In pharmaceuticals and health care, biotechnology applications are expected to improve the quality and efficacy of existing products, expand production of known compounds not now available in commercially significant quantities, and create entirely new therapeutics, diagnostics and drug delivery systems. These developments may bring dramatic improvements in the diagnosis and treatment of cancer and cardiovascular and immunological diseases, among others. Although only a few biotechnology-derived products have reached the market, significant commercial payoffs are expected in the next several years.

Both animal and plant agriculture will benefit from new biotechnology-derived products and processes. In addition to improved animal vaccines, diagnostics, hormones and drugs, biotechnology will ultimately offer the capability to alter the genetic structures of cattle and other animals to improve quality and increase productivity. Similarly, genetically engineered seeds and bacteria will increase yields, improve quality, and expand potential cultivation regions for many important crops. Recent advances in agricultural applications have exceeded earlier expectations, and important commercial activity should be achieved by the late 1990's.

Industrial chemicals, particularly specialty chemicals and food additives, represent another major future target for biotechnology applications. Improvements in current bioprocessing methods and replacement of current chemical processes by new and far more efficient bioprocesses can result in lower costs and greater flexibility in the production of a vast array of organic chemicals. While potentially quite significant, the commercial impact of biotechnology on industrial chemicals will probably not be realized until early in the next century.

The direction and rate of continued progress in these and other commercial applications will depend on a number of factors, including the evolving nature of the underlying technology.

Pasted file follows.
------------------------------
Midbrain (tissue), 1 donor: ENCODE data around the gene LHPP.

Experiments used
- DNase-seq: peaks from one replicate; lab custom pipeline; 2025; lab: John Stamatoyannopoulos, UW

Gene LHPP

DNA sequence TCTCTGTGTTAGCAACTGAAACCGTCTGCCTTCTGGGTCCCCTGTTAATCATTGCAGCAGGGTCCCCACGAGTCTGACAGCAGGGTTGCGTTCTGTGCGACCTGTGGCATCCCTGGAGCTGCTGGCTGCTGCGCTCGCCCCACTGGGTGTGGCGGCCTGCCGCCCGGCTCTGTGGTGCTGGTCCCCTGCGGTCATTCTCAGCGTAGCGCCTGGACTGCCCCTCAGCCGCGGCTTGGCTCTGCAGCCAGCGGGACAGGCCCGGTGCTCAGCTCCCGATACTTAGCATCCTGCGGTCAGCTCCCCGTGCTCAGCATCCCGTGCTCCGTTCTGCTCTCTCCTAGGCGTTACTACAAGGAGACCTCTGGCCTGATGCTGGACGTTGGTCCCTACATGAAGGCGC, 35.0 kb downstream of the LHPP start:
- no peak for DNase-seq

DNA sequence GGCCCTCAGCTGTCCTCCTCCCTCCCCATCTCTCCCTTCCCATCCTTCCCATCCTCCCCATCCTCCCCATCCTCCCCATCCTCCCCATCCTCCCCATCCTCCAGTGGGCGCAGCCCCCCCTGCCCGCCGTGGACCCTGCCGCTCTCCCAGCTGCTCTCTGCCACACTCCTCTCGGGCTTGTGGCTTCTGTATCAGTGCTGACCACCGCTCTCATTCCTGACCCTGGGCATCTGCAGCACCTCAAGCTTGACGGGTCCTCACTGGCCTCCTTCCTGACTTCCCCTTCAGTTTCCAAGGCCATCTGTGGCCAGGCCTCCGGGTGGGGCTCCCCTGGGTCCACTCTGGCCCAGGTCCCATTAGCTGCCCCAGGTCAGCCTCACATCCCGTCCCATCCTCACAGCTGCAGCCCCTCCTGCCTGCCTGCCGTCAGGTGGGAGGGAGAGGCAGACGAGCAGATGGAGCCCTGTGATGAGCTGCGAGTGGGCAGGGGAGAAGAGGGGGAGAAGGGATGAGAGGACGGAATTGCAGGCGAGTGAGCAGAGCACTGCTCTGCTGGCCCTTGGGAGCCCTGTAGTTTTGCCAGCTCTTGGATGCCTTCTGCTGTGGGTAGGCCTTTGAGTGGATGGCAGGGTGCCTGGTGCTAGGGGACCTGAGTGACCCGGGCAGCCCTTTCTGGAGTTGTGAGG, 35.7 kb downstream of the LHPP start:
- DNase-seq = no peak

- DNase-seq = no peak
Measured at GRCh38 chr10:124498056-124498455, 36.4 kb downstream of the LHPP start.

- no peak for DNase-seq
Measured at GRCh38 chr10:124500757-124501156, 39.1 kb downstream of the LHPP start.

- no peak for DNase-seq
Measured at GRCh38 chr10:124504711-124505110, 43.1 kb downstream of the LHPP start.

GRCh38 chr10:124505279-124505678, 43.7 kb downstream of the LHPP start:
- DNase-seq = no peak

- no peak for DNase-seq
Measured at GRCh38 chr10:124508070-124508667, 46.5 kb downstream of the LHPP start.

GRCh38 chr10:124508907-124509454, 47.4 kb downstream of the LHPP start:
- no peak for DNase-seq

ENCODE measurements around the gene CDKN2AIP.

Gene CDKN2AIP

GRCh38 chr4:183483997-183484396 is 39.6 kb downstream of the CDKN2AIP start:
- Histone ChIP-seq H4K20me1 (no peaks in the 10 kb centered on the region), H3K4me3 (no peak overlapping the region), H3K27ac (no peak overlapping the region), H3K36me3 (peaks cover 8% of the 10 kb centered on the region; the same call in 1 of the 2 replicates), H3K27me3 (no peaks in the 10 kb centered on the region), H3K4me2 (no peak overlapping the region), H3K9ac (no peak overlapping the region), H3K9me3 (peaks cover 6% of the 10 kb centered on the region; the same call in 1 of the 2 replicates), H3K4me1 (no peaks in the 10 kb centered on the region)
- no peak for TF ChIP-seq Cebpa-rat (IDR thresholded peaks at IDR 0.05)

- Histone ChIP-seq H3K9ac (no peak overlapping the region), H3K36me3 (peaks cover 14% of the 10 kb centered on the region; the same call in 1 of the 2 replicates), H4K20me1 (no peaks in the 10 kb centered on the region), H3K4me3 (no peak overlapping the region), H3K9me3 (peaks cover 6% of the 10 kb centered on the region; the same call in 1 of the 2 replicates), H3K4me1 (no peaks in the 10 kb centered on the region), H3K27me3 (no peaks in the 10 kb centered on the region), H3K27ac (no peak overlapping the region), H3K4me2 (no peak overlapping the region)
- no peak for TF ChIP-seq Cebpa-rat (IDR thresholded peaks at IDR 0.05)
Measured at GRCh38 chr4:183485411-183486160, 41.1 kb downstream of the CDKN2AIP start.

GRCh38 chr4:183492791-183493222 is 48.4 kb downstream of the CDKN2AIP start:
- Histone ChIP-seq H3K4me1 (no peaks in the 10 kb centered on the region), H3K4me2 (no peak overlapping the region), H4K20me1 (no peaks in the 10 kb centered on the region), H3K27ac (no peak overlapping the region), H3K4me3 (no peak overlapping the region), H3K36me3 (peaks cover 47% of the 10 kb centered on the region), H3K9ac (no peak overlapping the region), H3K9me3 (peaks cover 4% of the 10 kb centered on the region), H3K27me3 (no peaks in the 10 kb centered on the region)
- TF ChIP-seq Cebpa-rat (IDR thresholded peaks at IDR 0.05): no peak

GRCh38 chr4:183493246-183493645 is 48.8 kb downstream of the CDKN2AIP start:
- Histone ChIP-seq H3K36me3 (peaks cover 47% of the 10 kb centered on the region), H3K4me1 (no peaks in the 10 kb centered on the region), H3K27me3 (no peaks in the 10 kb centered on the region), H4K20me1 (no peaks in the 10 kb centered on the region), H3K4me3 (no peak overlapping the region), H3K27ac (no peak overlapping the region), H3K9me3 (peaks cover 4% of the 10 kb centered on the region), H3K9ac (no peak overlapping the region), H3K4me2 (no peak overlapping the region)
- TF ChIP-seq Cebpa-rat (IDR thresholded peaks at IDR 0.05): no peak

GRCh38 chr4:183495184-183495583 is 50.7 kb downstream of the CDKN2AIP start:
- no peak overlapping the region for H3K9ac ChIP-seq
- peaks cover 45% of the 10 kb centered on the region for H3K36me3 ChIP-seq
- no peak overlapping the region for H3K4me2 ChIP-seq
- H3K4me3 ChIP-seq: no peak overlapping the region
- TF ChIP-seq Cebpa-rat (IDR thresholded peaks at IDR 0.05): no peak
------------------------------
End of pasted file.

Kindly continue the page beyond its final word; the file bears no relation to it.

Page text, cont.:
Technology Evolution

The brief history of modern biotechnology confirms that the anticipated evolution of this technology is well underway, although it is still in the emergent stages. Our research suggests the following evolutionary pattern:

Phase 1: Science (1970's) The roots of modern biotechnology lie in important earlier scientific advances, but it was the first successful cloning of recombinant DNA molecules in 1973 that most clearly signaled the technological discontinuity. Rapid scientific progress followed in leading academic research laboratories as additional biological entities were successfully engineered and improved experimental techniques were developed. A few leading scientists moved beyond their laboratories to help establish the first private biotechnology companies with the support of venture capitalists. The initial emphasis in these new companies was on building research capabilities; few established firms possessed research capabilities in the new technology in this period.

Phase 2: Technology (1980's) The introduction in 1981 of the first successful automated gene synthesizer and subsequent technical advances signaled a second important phase in the evolution of biotechnology. This transition from complex, time consuming laboratory procedures to more standardized and more efficient techniques aided the widespread diffusion of the new technology throughout academe and private industry. Hundreds of new biotechnology firms were established and many established firms expanded their technical efforts to include biotechnology. Developmental priorities increased substantially as firms attempted to translate scientific findings into products with commercial promise. Despite substantial commitments by both established and emerging firms, however, few important new commercial products have appeared.